The analysis of the two formal criteria for actorness conducted in this section supports the claim that the EU does have external recognition, and institutional and legal basis for actorness in the international climate regime. Meeting the two prerequisites to actorness does not imply the EU actually delivers this actorness. Hence, having recognition and capability, the performance of the EU as an actor on global climate governance depends on two contextual elements: opportunity and cohesion. The next section scrutinizes these issues, providing an account of EU engagement on climate negotiations over the past decades.


Assessing EU actorness in practice: the questions of cohesion and external opportunity

Having analyzed the formal components of EU actorness – recognition and capability –, this section examines EU actorness in practice. As well as being dependent on formal characteristics discussed, EU actorness also depends on the degree of EU internal cohesion, and on the external opportunity structure of world politics. The analysis below draws out these two themes and explores how they have each varied over time since the mid-1990s. The aim is to trace the broad trajectory of European policymaking and to draw out how this has been a function of both the external opportunity structure and internal cohesion.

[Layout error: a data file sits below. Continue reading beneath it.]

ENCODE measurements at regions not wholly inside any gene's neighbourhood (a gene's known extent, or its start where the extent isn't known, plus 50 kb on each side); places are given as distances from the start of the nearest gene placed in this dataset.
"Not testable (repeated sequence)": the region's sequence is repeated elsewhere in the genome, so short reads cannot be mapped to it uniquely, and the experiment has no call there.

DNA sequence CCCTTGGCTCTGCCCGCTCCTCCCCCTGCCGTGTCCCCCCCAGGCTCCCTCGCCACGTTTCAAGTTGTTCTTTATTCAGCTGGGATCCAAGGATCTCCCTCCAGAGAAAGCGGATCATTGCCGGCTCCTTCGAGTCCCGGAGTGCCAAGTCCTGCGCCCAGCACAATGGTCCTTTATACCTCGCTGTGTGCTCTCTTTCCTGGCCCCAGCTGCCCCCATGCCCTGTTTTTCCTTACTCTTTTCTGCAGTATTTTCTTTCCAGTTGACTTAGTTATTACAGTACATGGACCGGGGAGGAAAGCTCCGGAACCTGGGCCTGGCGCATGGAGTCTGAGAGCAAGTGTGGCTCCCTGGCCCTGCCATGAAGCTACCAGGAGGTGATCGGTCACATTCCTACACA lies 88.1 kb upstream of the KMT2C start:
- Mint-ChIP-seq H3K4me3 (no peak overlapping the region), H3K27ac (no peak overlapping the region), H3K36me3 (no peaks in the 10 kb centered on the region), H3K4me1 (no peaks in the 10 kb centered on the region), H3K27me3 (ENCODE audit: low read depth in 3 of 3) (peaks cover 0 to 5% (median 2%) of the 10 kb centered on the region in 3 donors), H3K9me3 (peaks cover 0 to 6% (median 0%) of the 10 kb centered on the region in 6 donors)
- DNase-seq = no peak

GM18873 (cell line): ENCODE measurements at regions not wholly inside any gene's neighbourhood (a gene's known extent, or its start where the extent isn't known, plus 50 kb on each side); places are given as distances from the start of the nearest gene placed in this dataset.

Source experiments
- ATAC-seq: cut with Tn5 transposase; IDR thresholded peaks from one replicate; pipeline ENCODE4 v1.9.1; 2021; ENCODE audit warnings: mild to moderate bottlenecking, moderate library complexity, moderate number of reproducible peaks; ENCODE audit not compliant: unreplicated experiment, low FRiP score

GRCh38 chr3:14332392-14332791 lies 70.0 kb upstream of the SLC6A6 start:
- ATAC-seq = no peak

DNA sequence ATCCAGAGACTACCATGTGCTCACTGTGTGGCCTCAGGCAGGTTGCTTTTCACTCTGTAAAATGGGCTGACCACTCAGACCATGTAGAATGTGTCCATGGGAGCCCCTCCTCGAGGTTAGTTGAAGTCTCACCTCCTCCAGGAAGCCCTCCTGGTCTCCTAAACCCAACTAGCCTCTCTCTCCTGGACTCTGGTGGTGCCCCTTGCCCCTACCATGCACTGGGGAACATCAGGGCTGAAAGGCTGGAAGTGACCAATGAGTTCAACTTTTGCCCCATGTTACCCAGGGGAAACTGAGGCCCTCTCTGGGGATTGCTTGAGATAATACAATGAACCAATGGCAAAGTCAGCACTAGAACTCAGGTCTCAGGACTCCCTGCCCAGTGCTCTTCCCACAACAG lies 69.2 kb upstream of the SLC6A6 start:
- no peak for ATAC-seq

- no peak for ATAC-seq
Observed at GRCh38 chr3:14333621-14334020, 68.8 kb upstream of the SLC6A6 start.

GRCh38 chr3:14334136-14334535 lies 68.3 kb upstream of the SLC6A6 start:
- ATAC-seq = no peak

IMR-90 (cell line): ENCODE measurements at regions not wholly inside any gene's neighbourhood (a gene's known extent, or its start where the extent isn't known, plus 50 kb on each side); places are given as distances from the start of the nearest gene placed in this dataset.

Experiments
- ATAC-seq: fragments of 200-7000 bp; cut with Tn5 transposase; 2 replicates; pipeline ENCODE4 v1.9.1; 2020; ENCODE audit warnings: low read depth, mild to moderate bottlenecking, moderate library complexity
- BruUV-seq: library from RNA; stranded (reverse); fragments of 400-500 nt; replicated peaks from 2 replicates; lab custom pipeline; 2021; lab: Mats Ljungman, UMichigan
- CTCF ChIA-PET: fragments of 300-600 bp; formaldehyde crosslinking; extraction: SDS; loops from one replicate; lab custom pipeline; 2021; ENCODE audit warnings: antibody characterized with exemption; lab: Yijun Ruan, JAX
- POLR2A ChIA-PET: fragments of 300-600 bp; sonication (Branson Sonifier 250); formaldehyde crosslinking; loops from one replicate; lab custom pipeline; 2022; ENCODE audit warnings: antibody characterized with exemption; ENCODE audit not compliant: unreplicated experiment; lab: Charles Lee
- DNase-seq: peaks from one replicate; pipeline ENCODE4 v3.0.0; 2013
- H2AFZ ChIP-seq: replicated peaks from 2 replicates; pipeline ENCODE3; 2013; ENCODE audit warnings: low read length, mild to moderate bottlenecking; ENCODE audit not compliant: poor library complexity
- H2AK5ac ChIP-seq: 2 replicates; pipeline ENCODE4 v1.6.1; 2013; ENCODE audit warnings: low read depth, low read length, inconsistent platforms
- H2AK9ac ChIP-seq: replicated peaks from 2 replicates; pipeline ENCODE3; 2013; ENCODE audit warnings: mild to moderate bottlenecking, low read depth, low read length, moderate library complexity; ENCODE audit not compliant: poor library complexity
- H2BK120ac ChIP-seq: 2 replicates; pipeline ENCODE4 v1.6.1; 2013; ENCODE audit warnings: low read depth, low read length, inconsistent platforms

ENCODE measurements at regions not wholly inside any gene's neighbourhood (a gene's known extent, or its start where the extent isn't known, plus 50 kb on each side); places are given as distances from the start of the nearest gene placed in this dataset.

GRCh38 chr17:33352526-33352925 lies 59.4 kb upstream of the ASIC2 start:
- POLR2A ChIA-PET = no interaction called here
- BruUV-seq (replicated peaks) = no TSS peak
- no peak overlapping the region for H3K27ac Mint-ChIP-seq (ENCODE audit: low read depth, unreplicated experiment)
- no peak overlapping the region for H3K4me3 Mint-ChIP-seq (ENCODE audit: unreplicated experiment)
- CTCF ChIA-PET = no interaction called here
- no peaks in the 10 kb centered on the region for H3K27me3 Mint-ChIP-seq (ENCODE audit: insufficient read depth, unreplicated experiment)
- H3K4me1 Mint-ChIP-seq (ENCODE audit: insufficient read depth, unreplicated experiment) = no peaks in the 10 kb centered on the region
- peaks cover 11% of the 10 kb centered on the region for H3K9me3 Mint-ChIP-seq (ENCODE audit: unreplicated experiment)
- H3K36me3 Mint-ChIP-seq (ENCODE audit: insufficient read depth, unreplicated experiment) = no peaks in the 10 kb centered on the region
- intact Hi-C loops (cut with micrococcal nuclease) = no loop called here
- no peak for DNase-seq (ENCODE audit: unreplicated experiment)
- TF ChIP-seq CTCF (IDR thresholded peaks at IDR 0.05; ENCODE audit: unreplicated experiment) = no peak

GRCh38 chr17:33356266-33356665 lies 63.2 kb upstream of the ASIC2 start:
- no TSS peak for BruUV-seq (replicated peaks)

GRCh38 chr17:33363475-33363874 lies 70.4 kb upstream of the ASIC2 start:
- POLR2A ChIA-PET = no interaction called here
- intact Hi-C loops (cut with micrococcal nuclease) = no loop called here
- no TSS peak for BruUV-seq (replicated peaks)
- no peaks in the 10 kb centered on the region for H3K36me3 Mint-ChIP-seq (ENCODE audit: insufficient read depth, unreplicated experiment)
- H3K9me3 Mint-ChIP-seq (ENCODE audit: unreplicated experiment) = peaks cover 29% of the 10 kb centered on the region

Target-setting and regime-building: the 1990s

For most of the 1990s, EU climate policymaking was marked by a lack of cohesion. This is illustrated by the fact that efforts to formulate EU climate change policies during the 1990s were, for the most part, unsuccessful. The "flagship" policy proposal from the Commission, a carbon/energy tax, was rejected by the Council of Ministers in 1992 and there was little effort by way of internal policy development during the rest of the 1990s. However, the external opportunity structure at that time was broadly favorable. The end of the Cold War ushered in a new period of optimism in world politics, with hopes for a new liberal world order and enhanced possibilities for multilateral cooperation. Furthermore, there was increasing evidence that the US would not assume the kind of global leadership on environmental issues which it had undertaken in the 1970s and 1980s. This created a leadership vacuum on the climate issue.

This favorable external opportunity structure explains to a large extent the EU's success in shaping the international climate regime during the 1990s. The EU played a significant role in setting the outcome of negotiations on the UNFCCC, securing US participation in an agreement that differed significantly from the US position entering the negotiations in 1990–1991. However, this success was not reflective of EU actorness as such. During the final negotiations in 1992, the crucial compromise deal with the US was struck not by Portugal, the country holding the EU Presidency at the time, but rather by the UK acting to some extent independently of the broader EU effort (Haigh 1996).